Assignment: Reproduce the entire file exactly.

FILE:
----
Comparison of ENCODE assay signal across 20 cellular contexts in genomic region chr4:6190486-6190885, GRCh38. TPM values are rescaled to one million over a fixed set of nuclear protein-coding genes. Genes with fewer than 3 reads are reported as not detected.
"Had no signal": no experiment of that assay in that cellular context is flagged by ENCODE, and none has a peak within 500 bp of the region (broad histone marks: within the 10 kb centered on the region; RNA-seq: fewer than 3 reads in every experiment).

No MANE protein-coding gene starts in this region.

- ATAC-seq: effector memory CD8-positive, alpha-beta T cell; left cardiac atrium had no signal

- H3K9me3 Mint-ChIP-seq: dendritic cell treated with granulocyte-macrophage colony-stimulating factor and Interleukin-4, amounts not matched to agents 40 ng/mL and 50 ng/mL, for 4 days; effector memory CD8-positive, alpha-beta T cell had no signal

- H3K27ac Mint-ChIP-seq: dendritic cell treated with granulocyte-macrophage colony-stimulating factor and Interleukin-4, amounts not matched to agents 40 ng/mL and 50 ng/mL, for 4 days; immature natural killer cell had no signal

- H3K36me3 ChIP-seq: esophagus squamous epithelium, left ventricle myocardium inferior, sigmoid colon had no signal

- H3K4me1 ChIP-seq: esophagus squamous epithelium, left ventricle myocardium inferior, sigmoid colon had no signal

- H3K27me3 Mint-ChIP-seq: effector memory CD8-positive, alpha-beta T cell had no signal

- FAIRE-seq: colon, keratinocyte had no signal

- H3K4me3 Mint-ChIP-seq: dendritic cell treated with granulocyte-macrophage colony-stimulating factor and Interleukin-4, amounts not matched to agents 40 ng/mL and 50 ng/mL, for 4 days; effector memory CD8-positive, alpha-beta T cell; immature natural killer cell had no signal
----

Comparison of ENCODE assay signal across 20 cellular contexts in genomic region chr4:6190486-6190885, GRCh38. TPM values are rescaled to one million over a fixed set of nuclear protein-coding genes. Genes with fewer than 3 reads are reported as not detected.
"Had no signal": no experiment of that assay in that cellular context is flagged by ENCODE, and none has a peak within 500 bp of the region (broad histone marks: within the 10 kb centered on the region; RNA-seq: fewer than 3 reads in every experiment).

No MANE protein-coding gene starts in this region.

- ATAC-seq: effector memory CD8-positive, alpha-beta T cell; left cardiac atrium had no signal

- H3K9me3 Mint-ChIP-seq: dendritic cell treated with granulocyte-macrophage colony-stimulating factor and Interleukin-4, amounts not matched to agents 40 ng/mL and 50 ng/mL, for 4 days; effector memory CD8-positive, alpha-beta T cell had no signal

- H3K27ac Mint-ChIP-seq: dendritic cell treated with granulocyte-macrophage colony-stimulating factor and Interleukin-4, amounts not matched to agents 40 ng/mL and 50 ng/mL, for 4 days; immature natural killer cell had no signal

- H3K36me3 ChIP-seq: esophagus squamous epithelium, left ventricle myocardium inferior, sigmoid colon had no signal

- H3K4me1 ChIP-seq: esophagus squamous epithelium, left ventricle myocardium inferior, sigmoid colon had no signal

- H3K27me3 Mint-ChIP-seq: effector memory CD8-positive, alpha-beta T cell had no signal

- FAIRE-seq: colon, keratinocyte had no signal

- H3K4me3 Mint-ChIP-seq: dendritic cell treated with granulocyte-macrophage colony-stimulating factor and Interleukin-4, amounts not matched to agents 40 ng/mL and 50 ng/mL, for 4 days; effector memory CD8-positive, alpha-beta T cell; immature natural killer cell had no signal